Yet countless marketers are guilty of it.
Take the average ebook author, for instance. She writes what she knows, packages it up into an ebook, sells it, and then that’s the end of the transaction.
If the customer gets results after reading the ebook, that’s great, but if not, it’s not her problem. Her job was just to give them the information, right?
Smart ebook authors package homework assignments, checklists, and a quick start guide along with their ebook to help people put information into action. They know that customer interaction starts with the ebook, it doesn’t end there.
They might even take it a step further, and offer to pair customers as accountability partners, or maybe they also have a premium package that includes one-on-one consulting.
The result is happier customers, more testimonials. Eventually, you can charge a higher price point because people who are using your product are getting results.
#8: Guarantee their satisfaction (or their money back)
What’s the easiest way to separate ethical sales techniques from the ones just trying to take your money?
Simple: a strong satisfaction guarantee. If for any reason the customer is unhappy with the product, he can return it for a refund, no questions asked.
Smart marketers understand they’re not selling products or services. They’re selling results. And if for any reason the customer doesn’t get those results, then the marketer knows they don’t deserve to be paid.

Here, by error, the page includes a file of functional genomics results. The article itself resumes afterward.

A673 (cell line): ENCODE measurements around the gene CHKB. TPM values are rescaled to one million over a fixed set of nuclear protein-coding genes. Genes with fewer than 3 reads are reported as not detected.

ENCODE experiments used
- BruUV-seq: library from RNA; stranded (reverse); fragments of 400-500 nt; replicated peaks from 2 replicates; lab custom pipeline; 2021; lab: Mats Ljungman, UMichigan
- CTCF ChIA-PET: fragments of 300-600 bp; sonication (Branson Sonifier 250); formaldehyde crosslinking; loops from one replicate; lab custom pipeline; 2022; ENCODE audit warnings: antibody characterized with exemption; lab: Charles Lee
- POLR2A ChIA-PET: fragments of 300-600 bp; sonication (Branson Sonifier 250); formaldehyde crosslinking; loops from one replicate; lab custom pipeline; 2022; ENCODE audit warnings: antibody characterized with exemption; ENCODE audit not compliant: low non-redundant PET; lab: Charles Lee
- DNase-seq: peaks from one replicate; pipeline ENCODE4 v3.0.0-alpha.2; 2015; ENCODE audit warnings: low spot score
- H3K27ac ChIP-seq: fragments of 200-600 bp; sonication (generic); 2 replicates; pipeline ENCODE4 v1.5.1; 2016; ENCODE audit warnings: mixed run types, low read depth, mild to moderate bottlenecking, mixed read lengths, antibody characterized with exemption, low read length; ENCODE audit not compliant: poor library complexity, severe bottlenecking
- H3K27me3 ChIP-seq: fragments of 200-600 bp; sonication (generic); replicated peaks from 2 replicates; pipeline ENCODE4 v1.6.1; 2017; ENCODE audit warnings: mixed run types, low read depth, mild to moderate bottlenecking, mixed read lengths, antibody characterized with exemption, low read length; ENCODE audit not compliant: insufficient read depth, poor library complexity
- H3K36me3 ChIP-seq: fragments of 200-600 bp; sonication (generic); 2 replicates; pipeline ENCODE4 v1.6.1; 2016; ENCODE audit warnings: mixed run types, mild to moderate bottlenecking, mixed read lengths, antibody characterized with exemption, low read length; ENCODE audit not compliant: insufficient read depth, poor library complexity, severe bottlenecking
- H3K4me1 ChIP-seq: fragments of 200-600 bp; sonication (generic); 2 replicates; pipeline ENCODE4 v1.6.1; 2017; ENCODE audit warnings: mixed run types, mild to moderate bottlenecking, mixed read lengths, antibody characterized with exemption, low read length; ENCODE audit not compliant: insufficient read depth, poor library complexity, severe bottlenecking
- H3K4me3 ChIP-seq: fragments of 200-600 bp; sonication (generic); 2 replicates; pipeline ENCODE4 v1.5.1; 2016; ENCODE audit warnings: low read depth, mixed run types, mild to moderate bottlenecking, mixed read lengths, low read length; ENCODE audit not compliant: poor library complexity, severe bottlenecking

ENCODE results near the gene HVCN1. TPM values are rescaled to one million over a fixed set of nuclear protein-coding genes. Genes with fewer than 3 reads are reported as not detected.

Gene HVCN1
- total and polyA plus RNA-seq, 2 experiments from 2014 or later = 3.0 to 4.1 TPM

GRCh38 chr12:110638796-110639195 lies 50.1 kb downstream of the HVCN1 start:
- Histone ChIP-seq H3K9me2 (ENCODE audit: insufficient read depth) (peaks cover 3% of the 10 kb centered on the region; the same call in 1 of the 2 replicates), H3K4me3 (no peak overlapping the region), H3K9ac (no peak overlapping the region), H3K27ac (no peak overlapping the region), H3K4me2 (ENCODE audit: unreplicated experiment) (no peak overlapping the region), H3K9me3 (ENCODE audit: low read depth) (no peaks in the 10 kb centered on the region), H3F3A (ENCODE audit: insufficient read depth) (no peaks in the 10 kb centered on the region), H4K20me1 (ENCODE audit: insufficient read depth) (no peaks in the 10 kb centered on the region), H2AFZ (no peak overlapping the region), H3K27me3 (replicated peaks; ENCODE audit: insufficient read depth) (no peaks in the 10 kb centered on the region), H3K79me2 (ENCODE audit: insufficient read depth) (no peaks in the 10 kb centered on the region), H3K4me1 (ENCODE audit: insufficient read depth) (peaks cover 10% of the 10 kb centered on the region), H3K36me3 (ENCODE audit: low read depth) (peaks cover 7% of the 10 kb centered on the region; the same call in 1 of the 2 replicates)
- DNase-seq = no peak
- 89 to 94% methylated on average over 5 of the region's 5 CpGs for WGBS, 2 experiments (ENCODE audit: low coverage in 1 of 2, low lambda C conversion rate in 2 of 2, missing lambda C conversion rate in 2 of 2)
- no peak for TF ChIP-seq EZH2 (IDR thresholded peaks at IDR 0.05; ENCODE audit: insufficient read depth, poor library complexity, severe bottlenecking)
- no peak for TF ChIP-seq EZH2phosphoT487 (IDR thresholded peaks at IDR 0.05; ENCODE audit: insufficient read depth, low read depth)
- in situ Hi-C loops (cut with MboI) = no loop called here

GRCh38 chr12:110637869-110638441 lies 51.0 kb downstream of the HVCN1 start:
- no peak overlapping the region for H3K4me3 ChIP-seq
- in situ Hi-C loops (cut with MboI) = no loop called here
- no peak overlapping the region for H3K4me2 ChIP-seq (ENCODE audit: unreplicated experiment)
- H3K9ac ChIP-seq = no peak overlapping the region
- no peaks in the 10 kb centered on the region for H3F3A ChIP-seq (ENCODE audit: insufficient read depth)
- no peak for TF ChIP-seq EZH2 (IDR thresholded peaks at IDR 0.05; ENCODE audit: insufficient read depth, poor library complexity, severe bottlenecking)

Not only is it good business, but it increases sales. Substantially. I’ve seen sales bumps as high as 80% when a client introduced a strong, no-BS guarantee for their product. It just makes people more comfortable buying, especially online, and that means more sales.
In fact, the stronger your guarantee, usually the higher your sales will go.
With my guest blogging course, not only do I offer a 30-day satisfaction guarantee, where you can get a refund for any reason, but I also guarantee that if you do all of the exercises you’ll get a guest post on a popular blog of your choice within 90 days, or your money back.
An online business that grosses a healthy six figures per year.
Oh, and in case you’re curious, with more than 350 students now, no one has ever used the second guarantee. So not only does it improve conversion, but it also costs nothing. Makes it a no-brainer, if you ask me.
The bottom line: Selling doesn’t have to be evil
It can and should actually be the opposite.
If you’re genuinely trying to help people, listening with empathy, teaching your customers how to solve their problems, offering them awesome deals on products and services they love, delivering results that change their lives, and doing so with guarantees that remove all risk of them ever having to worry about being cheated, then I have news for you:
You’re not doing anything bad. In fact, we might even go so far as to say you’re making the world a better place.
And the best part of these sales styles?
You’re getting paid for it. Every day, you get up and make the lives of your customers better, and the better the job you do, the more money they’re happy to give you in return.
So, don’t get hung up on a little word like “selling.” There’s too much at stake.
Not only can you make a fortune, but the world is full of people whose lives your products and services can change for the better.
Every time you cringe, every time you procrastinate, every time you shy away from telling them what you do, you’re depriving them of a better life.